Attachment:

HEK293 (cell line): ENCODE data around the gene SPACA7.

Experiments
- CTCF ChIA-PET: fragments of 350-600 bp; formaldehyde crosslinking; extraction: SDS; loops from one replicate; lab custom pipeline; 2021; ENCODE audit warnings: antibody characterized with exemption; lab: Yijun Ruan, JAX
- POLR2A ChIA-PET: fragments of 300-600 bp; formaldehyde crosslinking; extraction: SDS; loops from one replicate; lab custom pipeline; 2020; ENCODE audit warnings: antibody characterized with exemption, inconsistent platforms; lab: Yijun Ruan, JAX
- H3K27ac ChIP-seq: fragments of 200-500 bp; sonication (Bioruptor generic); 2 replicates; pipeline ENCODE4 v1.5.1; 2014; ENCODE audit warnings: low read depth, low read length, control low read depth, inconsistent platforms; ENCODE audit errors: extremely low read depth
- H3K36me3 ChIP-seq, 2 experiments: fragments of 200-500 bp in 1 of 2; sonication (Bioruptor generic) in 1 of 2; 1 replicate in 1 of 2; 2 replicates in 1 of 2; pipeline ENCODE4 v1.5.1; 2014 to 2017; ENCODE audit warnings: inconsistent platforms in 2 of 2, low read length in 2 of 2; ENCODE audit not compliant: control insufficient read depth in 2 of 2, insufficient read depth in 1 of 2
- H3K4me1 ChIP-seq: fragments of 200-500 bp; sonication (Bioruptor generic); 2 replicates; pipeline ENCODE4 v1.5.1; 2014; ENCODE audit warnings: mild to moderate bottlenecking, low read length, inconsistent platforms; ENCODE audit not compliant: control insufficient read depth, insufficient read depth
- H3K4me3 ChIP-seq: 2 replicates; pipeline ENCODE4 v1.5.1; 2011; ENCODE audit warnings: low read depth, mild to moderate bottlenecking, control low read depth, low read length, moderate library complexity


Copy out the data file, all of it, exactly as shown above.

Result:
HEK293 (cell line): ENCODE data around the gene SPACA7.

Experiments
- CTCF ChIA-PET: fragments of 350-600 bp; formaldehyde crosslinking; extraction: SDS; loops from one replicate; lab custom pipeline; 2021; ENCODE audit warnings: antibody characterized with exemption; lab: Yijun Ruan, JAX
- POLR2A ChIA-PET: fragments of 300-600 bp; formaldehyde crosslinking; extraction: SDS; loops from one replicate; lab custom pipeline; 2020; ENCODE audit warnings: antibody characterized with exemption, inconsistent platforms; lab: Yijun Ruan, JAX
- H3K27ac ChIP-seq: fragments of 200-500 bp; sonication (Bioruptor generic); 2 replicates; pipeline ENCODE4 v1.5.1; 2014; ENCODE audit warnings: low read depth, low read length, control low read depth, inconsistent platforms; ENCODE audit errors: extremely low read depth
- H3K36me3 ChIP-seq, 2 experiments: fragments of 200-500 bp in 1 of 2; sonication (Bioruptor generic) in 1 of 2; 1 replicate in 1 of 2; 2 replicates in 1 of 2; pipeline ENCODE4 v1.5.1; 2014 to 2017; ENCODE audit warnings: inconsistent platforms in 2 of 2, low read length in 2 of 2; ENCODE audit not compliant: control insufficient read depth in 2 of 2, insufficient read depth in 1 of 2
- H3K4me1 ChIP-seq: fragments of 200-500 bp; sonication (Bioruptor generic); 2 replicates; pipeline ENCODE4 v1.5.1; 2014; ENCODE audit warnings: mild to moderate bottlenecking, low read length, inconsistent platforms; ENCODE audit not compliant: control insufficient read depth, insufficient read depth
- H3K4me3 ChIP-seq: 2 replicates; pipeline ENCODE4 v1.5.1; 2011; ENCODE audit warnings: low read depth, mild to moderate bottlenecking, control low read depth, low read length, moderate library complexity